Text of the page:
April 2018

Wednesday, July 30, 2014

Nine Lives

Yesterday morning when I was putting on my right shoe, I noticed new wrinkles on the inside of my left knee. Not deep wrinkles. Gentle waves of wrinkles. Their appearance reminds me again that I am aging, which means that I am dying, and throughout the day I thought about the many lives I've lived in this one life.

There's the first life, the one I don't remember. I spent those first years growing from a tiny dot to a not-as-tiny person, being born (what an adventure that must have been), learning to drool my first words (adored by my parents and grandparents, aunts and uncles) and to crawl and even walk. (My first brain tumor was beginning to grow then, too.) I must have been well cared-for in those early days, since my latter days have been mostly joyous ones. (The importance of those early days is one of the things I've learned in the School of Social Work.)

In my second life, a life I remember in snatches, I discovered that when you rub two bricks together, you get sand, that some kids threw their valuable toys in the creek for reasons I could not imagine, and that a train would flatten a penny if it ran over it. I learned the word "probably" and began to learn the uncertainty of the truths I thought I saw clearly before me.

And then there were my lives marked by elementary school, middle school (my ugly duckling life), high school and college (my beauty queen life), my twenties (my first teaching life), thirties (my life divorcing my wealthy doctor husband and joining with my not-as-wealthy teacher girlfriend), my next life with brain tumors, the swine flu, pneumonia, food allergies, and a nasty car accident, and now my life post-brain tumors (I hope), with disabilities and a slower way of moving through the world: a life of gratitude for all the lives I've had, and especially for this one. This life, I notice, is my ninth life. I'm glad I'm not a cat.

As I mulled over my wrinkling skin and my many lives, yesterday, my friend Joanna sent Stanley Kunitz's poem "The Layers," a poem that resonated with me. It begins:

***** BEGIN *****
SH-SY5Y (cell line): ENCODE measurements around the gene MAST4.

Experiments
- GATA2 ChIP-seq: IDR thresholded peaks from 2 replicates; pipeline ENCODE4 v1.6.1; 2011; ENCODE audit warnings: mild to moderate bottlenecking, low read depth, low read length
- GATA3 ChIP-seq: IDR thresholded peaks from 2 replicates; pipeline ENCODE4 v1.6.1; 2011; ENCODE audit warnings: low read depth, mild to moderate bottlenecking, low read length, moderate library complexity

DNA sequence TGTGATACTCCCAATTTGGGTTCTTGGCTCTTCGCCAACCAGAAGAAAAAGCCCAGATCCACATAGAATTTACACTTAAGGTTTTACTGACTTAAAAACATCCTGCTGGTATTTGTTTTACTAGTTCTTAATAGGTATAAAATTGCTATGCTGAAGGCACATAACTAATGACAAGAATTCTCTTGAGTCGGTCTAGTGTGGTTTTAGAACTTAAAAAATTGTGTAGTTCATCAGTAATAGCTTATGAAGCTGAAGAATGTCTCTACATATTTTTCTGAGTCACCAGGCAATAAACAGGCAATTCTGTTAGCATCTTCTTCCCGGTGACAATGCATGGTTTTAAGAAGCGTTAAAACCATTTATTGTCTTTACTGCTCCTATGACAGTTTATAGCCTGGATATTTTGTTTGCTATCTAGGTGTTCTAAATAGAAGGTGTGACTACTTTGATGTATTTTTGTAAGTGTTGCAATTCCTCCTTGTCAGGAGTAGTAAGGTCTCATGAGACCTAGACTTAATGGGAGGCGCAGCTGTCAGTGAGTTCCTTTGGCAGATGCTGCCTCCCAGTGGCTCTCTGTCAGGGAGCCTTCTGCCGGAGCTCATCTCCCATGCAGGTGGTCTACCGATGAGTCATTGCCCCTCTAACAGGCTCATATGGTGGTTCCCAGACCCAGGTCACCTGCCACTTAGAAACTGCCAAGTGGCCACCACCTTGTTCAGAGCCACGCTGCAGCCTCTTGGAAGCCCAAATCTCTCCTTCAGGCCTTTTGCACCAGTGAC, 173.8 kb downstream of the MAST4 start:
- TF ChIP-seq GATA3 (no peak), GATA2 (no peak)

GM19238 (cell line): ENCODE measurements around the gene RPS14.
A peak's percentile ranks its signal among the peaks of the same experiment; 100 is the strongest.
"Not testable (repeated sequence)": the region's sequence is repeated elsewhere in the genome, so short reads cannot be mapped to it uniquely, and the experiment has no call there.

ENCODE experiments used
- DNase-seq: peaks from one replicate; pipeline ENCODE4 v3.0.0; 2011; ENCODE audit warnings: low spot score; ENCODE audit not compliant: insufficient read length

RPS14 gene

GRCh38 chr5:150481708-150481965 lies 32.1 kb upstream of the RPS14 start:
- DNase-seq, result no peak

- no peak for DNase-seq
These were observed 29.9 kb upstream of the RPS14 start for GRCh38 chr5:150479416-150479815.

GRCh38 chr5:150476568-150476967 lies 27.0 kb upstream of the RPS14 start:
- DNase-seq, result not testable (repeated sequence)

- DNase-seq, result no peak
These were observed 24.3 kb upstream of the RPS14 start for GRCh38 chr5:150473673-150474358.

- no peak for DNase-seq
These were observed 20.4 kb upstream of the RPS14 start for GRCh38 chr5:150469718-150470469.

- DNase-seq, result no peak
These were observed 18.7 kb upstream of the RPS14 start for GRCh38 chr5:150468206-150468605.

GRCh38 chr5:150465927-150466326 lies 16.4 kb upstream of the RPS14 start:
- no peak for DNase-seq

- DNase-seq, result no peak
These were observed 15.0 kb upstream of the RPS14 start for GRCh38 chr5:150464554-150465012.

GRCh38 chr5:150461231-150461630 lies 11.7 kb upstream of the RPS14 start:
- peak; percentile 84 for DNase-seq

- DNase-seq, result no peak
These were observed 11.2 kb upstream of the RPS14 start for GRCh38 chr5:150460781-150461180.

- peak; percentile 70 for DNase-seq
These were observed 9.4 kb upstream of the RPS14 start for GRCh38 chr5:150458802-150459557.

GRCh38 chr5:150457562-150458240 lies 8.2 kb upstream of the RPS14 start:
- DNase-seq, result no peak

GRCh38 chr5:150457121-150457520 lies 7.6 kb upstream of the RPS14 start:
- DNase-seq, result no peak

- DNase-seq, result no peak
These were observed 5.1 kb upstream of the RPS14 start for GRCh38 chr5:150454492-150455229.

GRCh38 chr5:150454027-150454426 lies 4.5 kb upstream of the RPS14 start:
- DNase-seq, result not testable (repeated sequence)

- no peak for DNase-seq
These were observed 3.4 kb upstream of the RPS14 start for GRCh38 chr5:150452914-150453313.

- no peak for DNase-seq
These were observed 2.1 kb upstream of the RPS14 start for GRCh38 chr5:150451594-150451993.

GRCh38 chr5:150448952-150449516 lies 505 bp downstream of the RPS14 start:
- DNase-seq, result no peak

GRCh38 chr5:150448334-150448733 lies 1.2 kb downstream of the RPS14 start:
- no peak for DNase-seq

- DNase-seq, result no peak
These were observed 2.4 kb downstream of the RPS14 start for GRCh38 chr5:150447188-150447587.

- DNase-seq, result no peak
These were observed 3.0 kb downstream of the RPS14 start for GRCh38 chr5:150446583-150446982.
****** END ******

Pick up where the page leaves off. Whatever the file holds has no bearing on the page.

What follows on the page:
I have walked through many lives,
some of them my own,
and I am not who I was,
though some principle of being
abides, from which I struggle

not to stray.

I wonder if through these many lives, I shed my skin like a snake, though the core of who I am remains in tact, or if I'm more like those wooden dolls inside of dolls: looking similar as I get bigger, but ultimately separate beings. 

When the caterpillar becomes a butterfly, does it maintain its essence of caterpillarness or does it lose that life on the ground?

Am I evolving or am I reincarnating, life after life in this one life? Certainly, I look back on my younger selves (especially the ugly duckling and coming out selves) with great compassion. 

What if each of us could remember previous lives, an Israeli remembering a life on the Gaza strip, a prisoner remembering life as a prison guard, a liberal remembering life as a Tea-partier?

Would we live in a more compassionate world?

My mom says that I was a born an old soul, and sometimes, I glimpse my previous selves, like shadows just beyond my vision's periphery. Sometimes I glimpse my previous self in the people whom I see on the bus or walking down the street. They seem unaware of me, and I wonder what it was like to be them. 

And often I see someone whose life I have not lived and cannot imagine: what would it be like to be a person who seeks fame and fortune, or one who rages with unseen demons, or one who tortures ants for fun? 

What would it have been like to touch Jesus's hem or see visions and lead the French into battle or trade or be traded in slavery?

Are those lives that I have in store, or is there some end to this being and not being?

So much to wonder, but mostly for now I am delighted to live in this skin, in this life. I feel lucky, but perhaps this is just one of my passing lives. 

As so often happens when I think of living and not-living, I hear Walt Whitman's words: "And to die is different than anyone supposed. And luckier."

How did he know? Is it because he had seen so much of death as an ambulance driver during the Civil War? Did I also glimpse death when the doctors split my skull and my cerebellum to remove that big nasty tumor? 

Did that brush with death leave me less afraid and more alive?

No comments:

Post a Comment

Please comment: I'd love to hear your thoughts!